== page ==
We all want the game to be balanced, but not many people have taken the time to discuss what we mean by “balanced”. I think the arguments about the balance come mainly from a difference in its a lot, we prioritize every aspect of balance.
* Balancing rates of use *
We want the game to have ** variety **. Even if Royal Giant was balanced (I do not take a position here), nobody wanted to face him in every game.
The biggest problem with this is ** versatility **. Take a map like bats for example. In a Hog deck, it can be used to support thrust and allow the opponent to use additional resources to defend themselves. In a heavier deck, it can be used to speed up an otherwise slow cycle, and in a bait deck, they cause the Zap opponent to lose. In each of these cases, bats are not very unbalanced, but since they can be used in a variety of decks, they have a disproportionate rate of use. (Just a note: You can, however, argue that if it performs multiple roles in the * same * bridge, it is more powerful.)
In addition, some cards are ** easier / more fun to play **. Personally, I play a lot of decks that are not my best because they are just more fun. This could also be part of the reason why we see such a different use between classic and big challenges.
One last thing to note for measuring usage, especially on the scale is ** card levels and availability **. This usually means an under-representation of the legendary, who are often low-level and some people have not even unlocked. Even in tournaments and challenges, many people will use their ladder bridges, so things like level dependency and scarcity will skew rates of use.
Especially if we try to balance for an E-sport scene, watching the usage rates alone is not enough.
* Balance victory rates *
This is probably the most accepted way of dealing with balancing, but like usage rates, it has serious shortcomings.
First of all, there is the problem of having a varied and fun game. Of course, this could cause some cards to be spicy, but this would also lead to the misuse of other cards.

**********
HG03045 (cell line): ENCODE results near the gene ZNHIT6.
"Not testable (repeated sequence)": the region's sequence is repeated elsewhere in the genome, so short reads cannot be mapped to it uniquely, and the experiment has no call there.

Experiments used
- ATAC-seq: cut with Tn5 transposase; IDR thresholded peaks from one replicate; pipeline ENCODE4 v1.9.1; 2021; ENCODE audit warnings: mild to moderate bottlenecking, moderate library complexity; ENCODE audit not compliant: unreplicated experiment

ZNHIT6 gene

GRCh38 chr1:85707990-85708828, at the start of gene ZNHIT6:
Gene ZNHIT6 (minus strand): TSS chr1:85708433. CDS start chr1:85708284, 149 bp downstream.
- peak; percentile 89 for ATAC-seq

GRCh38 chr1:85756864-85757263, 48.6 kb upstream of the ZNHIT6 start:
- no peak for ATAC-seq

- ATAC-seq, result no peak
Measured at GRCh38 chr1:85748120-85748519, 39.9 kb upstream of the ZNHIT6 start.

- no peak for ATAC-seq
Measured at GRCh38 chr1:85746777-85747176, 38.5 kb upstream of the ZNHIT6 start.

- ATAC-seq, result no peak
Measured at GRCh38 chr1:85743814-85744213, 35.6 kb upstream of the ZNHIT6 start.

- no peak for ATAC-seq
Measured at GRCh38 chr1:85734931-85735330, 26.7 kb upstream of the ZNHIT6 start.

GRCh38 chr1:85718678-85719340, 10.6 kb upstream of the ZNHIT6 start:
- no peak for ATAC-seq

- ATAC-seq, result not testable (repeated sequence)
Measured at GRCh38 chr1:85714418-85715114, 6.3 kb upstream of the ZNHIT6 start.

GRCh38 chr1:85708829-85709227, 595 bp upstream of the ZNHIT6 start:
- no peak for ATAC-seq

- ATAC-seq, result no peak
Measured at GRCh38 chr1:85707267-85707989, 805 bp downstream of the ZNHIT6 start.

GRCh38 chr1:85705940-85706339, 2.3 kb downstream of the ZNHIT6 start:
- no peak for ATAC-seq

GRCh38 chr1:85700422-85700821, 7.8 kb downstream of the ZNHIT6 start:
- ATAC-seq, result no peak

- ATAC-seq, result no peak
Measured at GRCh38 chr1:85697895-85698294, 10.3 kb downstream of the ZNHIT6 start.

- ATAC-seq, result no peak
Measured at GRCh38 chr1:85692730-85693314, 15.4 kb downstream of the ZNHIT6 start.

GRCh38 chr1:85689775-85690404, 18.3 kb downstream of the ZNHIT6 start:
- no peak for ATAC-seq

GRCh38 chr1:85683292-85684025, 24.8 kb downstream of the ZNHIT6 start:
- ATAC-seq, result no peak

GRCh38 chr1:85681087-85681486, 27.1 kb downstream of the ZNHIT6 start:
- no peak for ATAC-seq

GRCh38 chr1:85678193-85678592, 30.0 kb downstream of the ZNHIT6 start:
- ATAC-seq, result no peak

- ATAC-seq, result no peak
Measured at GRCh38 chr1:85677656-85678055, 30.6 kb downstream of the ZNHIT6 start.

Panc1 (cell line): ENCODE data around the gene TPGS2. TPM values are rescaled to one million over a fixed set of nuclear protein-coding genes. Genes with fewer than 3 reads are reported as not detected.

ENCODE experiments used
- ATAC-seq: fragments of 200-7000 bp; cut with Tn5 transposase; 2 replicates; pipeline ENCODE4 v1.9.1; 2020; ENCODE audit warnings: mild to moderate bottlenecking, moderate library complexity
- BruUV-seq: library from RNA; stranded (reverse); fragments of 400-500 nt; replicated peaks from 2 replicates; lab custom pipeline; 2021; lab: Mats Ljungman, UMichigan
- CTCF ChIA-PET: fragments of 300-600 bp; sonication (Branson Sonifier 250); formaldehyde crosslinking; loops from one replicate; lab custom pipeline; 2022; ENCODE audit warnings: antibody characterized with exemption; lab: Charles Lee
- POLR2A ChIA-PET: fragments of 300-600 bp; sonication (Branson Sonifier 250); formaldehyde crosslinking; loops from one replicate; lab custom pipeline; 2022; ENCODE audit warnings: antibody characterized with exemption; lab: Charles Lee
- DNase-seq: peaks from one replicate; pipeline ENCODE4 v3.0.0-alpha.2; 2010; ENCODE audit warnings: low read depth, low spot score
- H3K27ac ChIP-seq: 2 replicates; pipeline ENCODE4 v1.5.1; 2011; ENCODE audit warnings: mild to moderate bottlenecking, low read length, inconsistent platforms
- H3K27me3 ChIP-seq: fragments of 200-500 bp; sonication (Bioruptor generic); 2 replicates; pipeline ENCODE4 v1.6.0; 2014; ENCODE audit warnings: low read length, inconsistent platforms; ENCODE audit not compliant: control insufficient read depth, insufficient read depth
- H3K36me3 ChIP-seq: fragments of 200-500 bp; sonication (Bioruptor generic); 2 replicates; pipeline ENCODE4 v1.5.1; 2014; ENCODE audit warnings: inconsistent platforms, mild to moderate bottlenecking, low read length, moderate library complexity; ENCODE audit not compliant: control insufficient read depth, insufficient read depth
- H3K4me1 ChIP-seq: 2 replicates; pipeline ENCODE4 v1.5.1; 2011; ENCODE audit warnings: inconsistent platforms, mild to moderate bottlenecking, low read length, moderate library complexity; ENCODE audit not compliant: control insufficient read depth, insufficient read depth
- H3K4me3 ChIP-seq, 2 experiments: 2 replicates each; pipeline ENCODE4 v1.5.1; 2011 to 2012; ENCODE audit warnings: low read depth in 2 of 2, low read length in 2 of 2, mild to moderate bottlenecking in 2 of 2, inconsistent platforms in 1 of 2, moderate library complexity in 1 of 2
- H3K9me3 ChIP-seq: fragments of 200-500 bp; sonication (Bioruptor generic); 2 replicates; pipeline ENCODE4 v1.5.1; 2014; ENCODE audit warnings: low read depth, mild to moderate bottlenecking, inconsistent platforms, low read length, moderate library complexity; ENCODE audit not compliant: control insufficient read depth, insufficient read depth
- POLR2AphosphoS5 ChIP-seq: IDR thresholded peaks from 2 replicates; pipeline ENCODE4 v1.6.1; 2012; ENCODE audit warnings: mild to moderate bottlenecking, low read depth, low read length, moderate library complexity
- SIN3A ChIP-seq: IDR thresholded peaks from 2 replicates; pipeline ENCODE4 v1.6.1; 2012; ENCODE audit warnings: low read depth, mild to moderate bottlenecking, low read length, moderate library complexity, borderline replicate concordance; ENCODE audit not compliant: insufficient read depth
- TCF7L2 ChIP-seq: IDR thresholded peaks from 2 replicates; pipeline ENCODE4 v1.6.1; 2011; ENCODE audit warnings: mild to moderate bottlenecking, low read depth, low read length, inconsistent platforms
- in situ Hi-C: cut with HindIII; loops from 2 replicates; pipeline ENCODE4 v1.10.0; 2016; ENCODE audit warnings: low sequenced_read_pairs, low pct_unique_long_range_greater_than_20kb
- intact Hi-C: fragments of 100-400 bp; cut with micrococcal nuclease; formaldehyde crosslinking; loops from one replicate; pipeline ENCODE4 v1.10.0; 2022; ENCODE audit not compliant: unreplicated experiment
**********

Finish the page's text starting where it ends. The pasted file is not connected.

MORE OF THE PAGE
Also, what about the ** proficiency curves ** for each map? Who are we balancing? Granted, it is important to fully balance for the highest level of play, but this could also deter new players and ruin the game’s longevity.
Similarly, are ladder victory rates exactly the strength of a map? Consider this scenario: a YouTuber frees a guide on an average deck and exceeds it by one ton. Many players try this deck and, for lack of experience, lose most of their games. Then, they go to their main turntables, increasing the win rates for their normal cards. Suddenly, the victory rates for the cards in the YouTuber Bridge also fall.
Similar things happen with classic cards ** troll cards **. If people sometimes make fun of Giant Skeleton, for example, they will make his win rate look much smaller than it would be in the hands of the few players who use it well.
** Quests ** will also do the same thing. If people get a quest that makes them play cards they are not used to, then they will ruin their win rate and then increase the win rate of their usual deck. This means that the rates of winnings will be related to the rate of use of each card.
Finally, the ** meta ** can distort some cards. If P.E.K.K.A. is the meta, so the guards will have a higher victory rate than they should perhaps. A short and logical way to put this is that the win rate of a card is based in part on the rates of use of the cards that it counts (you can see it most often with spells).
Victory rates are, in my opinion, something good to look at, but they are not as foolproof of a measure as some people think.
* Balance the strength of cards *
In reality, most people try to balance the strength of each card.
This is the optimal way to balance a map, but it’s too difficult to define. “Force” is such an arbitrary term. Often it is a mixture of use and success rate, but it also strives to ignore the meta.
It also tries to include things such as synergies and ease of use. I’ve already talked about skill curves and versatility earlier, which are starting to cover these, so I’m not going to repeat myself here.
Honestly, if we want a good judge of what to do, I think Supercell should hire a team of professional players, give them a list of goals, and have them all work together to make a list of changes. balanced.
** I am curious to know what you think: **
* How can we help balance the E-Sport scene without alienating casual gamers who support the game?
* What is the reliability of victory and usage rates to measure the strength of a map?
* Should the offensive on defense be the goal of Supercell?
* Should maps be reworked to affect their skill curve?
* Does breaking the meta with the scale change a good idea, or should Supercell just wait for it to change and balance more theoretically?
* Is it acceptable that some cards are trash and others stronger?
* What cards do you disagree with the average person in terms of balancing?